Astronomer Gillian Wilson Named an ELATE Fellow

Astronomer Gillian Wilson at UC Riverside has been named a fellow of ELATE at Drexel®, an elite professional development program for senior women faculty in the science, technology, engineering, and mathematics (STEM) fields.

A professor of physics and astronomy, Wilson is one of only 26 fellows named this year from 23 institutions in the United States and Canada. The one-year, part-time program focuses on increasing personal and professional leadership effectiveness. Nominated by UC Riverside Chancellor Kim Wilcox, Wilson will lead institutional research initiatives on campus as she expands her leadership skills during the course of the fellowship.

“I am delighted that my campus has given me this opportunity to learn from some of the most accomplished leaders in STEM in the country,” Wilson said. “ELATE will allow me to expand my professional network, and provide me with skills and training experiences that I would not otherwise have access to. Working with UCR’s Office of Research and Economic Development, I hope to help UCR continue to raise its research profile nationally, and also to inspire more women to take on scientific and academic leadership roles.”

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Physicist Named a 2017 CIFAR Azrieli Global Scholar

Nathaniel M. Gabor, an assistant professor of physics at UC Riverside, has been named an Azrieli Global Scholar by the Canadian Institute for Advanced Research (CIFAR). Gabor, an expert on bio-inspired solar energy, joins 14 other 2017 CIFAR Azrieli Global Scholars.

The CIFAR Azrieli Global Scholars program funds and supports researchers within five years of their first academic appointment, helping them build research networks and develop leadership skills.

“I am very excited to be a part of the new cohort of CIFAR Azrieli Global Scholars,” Gabor said. “The interactions I had with many of the CIFAR Azrieli Global Scholars have dramatically changed the way I think about so many important topics. I thank the Department of Physics and Astronomy for supporting the adventurous research I have conducted over the last four years, especially those colleagues who have been open to new ideas and have contributed their clear thought.”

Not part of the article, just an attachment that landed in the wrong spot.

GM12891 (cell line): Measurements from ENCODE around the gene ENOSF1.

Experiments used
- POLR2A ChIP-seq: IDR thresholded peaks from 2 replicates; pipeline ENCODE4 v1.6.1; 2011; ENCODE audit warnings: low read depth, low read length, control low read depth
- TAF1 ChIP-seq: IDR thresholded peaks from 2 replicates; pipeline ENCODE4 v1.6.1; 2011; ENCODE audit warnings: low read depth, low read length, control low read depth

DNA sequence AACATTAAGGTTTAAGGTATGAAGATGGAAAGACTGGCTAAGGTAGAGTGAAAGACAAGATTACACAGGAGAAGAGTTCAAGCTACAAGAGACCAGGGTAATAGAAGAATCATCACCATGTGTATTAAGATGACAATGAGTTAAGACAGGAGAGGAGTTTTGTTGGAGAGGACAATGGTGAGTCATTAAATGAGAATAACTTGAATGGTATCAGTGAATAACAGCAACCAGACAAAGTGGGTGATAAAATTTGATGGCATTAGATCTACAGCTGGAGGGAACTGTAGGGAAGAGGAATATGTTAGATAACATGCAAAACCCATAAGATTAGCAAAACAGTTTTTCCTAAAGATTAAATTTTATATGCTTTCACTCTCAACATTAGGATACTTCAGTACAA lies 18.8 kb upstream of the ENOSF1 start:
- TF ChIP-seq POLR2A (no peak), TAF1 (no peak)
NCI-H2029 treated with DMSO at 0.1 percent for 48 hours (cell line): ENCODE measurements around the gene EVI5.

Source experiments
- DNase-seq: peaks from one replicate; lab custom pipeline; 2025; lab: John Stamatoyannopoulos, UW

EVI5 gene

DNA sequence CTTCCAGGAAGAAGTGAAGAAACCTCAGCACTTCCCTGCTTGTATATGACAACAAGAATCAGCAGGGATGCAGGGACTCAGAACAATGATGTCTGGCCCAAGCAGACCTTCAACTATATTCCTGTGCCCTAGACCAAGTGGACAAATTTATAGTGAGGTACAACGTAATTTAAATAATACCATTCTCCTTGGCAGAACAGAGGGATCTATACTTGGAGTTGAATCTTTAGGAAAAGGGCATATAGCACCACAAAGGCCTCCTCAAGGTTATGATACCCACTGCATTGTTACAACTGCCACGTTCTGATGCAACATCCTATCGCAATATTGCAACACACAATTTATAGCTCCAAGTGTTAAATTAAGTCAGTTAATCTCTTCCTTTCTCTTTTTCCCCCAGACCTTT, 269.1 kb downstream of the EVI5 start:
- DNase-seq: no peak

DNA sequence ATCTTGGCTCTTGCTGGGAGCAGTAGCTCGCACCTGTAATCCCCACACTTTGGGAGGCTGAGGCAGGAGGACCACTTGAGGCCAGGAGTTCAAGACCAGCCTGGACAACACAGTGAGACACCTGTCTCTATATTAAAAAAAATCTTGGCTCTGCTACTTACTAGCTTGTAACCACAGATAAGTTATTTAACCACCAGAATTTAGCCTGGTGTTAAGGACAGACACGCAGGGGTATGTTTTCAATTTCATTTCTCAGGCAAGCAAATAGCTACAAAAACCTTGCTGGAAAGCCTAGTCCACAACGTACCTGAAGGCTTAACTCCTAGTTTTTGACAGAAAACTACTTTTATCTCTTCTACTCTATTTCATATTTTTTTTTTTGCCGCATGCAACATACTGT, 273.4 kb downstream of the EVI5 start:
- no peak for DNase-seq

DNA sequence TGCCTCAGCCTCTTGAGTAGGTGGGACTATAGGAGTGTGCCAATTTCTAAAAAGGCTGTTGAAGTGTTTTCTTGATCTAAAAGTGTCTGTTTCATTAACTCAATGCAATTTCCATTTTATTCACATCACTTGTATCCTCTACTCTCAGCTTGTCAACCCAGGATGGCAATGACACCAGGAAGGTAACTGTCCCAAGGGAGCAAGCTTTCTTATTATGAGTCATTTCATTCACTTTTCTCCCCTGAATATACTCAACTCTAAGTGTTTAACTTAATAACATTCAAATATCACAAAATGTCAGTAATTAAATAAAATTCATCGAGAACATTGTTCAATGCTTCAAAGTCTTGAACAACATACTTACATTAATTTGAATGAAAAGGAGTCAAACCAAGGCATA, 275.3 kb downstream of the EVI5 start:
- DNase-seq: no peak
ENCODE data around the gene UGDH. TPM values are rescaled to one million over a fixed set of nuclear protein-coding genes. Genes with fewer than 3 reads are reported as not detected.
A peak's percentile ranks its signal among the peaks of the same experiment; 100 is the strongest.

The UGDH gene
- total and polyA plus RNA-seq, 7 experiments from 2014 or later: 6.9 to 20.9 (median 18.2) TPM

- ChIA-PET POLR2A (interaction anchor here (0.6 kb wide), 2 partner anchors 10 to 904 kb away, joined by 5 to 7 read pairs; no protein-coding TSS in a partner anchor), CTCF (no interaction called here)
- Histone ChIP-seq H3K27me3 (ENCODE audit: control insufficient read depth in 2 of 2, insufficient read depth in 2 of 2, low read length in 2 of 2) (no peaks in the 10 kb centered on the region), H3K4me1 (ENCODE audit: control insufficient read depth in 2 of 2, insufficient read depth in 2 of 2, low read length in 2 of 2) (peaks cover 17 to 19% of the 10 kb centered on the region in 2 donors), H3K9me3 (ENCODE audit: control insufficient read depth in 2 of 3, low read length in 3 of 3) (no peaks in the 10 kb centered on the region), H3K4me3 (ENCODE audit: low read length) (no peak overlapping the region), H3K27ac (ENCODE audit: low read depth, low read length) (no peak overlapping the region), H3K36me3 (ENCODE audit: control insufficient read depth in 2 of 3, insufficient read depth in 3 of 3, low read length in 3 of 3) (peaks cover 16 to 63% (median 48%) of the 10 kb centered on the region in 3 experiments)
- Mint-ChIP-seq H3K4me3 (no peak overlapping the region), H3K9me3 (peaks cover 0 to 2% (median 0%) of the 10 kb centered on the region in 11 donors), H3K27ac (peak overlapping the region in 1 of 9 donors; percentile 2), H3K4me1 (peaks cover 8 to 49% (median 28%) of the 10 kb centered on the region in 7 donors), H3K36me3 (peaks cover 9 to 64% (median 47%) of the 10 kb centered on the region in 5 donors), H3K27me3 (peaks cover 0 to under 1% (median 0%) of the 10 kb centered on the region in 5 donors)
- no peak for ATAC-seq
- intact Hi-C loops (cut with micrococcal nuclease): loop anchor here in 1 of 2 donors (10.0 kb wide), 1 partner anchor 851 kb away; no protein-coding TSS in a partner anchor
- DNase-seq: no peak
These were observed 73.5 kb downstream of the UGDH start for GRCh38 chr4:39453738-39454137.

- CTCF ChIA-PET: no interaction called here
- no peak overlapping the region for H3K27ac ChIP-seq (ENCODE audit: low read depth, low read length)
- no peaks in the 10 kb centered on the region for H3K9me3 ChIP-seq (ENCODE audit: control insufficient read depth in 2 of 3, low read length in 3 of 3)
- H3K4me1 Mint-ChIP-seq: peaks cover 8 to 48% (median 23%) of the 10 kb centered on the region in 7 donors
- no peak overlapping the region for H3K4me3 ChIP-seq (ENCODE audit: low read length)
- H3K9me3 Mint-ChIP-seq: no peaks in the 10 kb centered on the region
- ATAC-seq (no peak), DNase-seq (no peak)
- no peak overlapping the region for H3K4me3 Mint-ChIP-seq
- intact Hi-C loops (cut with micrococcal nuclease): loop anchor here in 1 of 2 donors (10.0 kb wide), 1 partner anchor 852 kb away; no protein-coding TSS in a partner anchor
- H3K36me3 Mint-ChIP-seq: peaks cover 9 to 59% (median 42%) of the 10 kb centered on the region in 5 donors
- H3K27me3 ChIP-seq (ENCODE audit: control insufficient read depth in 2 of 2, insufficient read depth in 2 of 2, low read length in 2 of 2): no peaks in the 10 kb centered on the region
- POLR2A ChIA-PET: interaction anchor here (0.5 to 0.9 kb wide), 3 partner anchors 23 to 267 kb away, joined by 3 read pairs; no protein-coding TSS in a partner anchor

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Stanley Advisor for Major New York Art Exhibition

Eric Stanley, an assistant professor of gender and sexuality studies, recently served as an advisor for a major exhibition at New York’s New Museum. On view through Jan. 21, 2018, the multimedia show “Trigger: Gender as a Tool and a Weapon” takes a sweeping look at gender’s ever-evolving place in contemporary art and culture.

Eric Stanley

The show features contributions from more than 40 artists, incorporating paintings, photographs, sculptures, film and video installations, performances, and crafts, among other pieces. Several works, such as a massive braided sculpture by the Brooklyn-based artist Diamond Stingily, were commissioned specifically for the exhibition.

Along with four co-advisors, Stanley was tasked with convening a series of three meetings where the advisory group discussed not only the works proposed to be exhibited in the show, but also the broader political landscapes in which the works are situated. “These conversations were edited into a through line of essays that appear in the show’s catalog,” Stanley said.

Stanley noted that although many of the works in the show were produced by artists who identify as transgender, gender nonconforming, or queer, those identities should not be the only frameworks that guide viewers’ impressions of the exhibition.

“I think the show purposefully resists a clean narrative,” Stanley said, adding that viewers should approach the exhibition with “startling curiosity.”

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